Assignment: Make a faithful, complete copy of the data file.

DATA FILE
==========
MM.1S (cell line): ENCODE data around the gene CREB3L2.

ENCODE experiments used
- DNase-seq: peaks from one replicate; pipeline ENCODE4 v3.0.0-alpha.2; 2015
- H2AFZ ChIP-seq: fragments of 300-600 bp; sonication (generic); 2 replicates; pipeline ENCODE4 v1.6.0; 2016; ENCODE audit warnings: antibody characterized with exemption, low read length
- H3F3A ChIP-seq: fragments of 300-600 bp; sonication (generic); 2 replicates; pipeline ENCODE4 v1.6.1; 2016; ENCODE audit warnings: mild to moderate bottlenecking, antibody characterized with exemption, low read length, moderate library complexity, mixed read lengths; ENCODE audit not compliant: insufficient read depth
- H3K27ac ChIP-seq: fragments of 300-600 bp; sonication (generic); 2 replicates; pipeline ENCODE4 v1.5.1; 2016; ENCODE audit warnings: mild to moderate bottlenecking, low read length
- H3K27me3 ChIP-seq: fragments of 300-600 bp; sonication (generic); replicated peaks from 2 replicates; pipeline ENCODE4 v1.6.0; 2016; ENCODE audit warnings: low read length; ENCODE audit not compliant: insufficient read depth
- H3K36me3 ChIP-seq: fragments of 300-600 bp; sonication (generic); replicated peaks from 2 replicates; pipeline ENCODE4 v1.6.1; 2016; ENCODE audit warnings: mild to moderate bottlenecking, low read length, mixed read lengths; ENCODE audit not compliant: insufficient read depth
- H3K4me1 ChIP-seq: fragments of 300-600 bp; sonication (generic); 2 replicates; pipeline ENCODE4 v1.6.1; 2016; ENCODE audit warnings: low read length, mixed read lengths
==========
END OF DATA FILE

MM.1S (cell line): ENCODE data around the gene CREB3L2.

ENCODE experiments used
- DNase-seq: peaks from one replicate; pipeline ENCODE4 v3.0.0-alpha.2; 2015
- H2AFZ ChIP-seq: fragments of 300-600 bp; sonication (generic); 2 replicates; pipeline ENCODE4 v1.6.0; 2016; ENCODE audit warnings: antibody characterized with exemption, low read length
- H3F3A ChIP-seq: fragments of 300-600 bp; sonication (generic); 2 replicates; pipeline ENCODE4 v1.6.1; 2016; ENCODE audit warnings: mild to moderate bottlenecking, antibody characterized with exemption, low read length, moderate library complexity, mixed read lengths; ENCODE audit not compliant: insufficient read depth
- H3K27ac ChIP-seq: fragments of 300-600 bp; sonication (generic); 2 replicates; pipeline ENCODE4 v1.5.1; 2016; ENCODE audit warnings: mild to moderate bottlenecking, low read length
- H3K27me3 ChIP-seq: fragments of 300-600 bp; sonication (generic); replicated peaks from 2 replicates; pipeline ENCODE4 v1.6.0; 2016; ENCODE audit warnings: low read length; ENCODE audit not compliant: insufficient read depth
- H3K36me3 ChIP-seq: fragments of 300-600 bp; sonication (generic); replicated peaks from 2 replicates; pipeline ENCODE4 v1.6.1; 2016; ENCODE audit warnings: mild to moderate bottlenecking, low read length, mixed read lengths; ENCODE audit not compliant: insufficient read depth
- H3K4me1 ChIP-seq: fragments of 300-600 bp; sonication (generic); 2 replicates; pipeline ENCODE4 v1.6.1; 2016; ENCODE audit warnings: low read length, mixed read lengths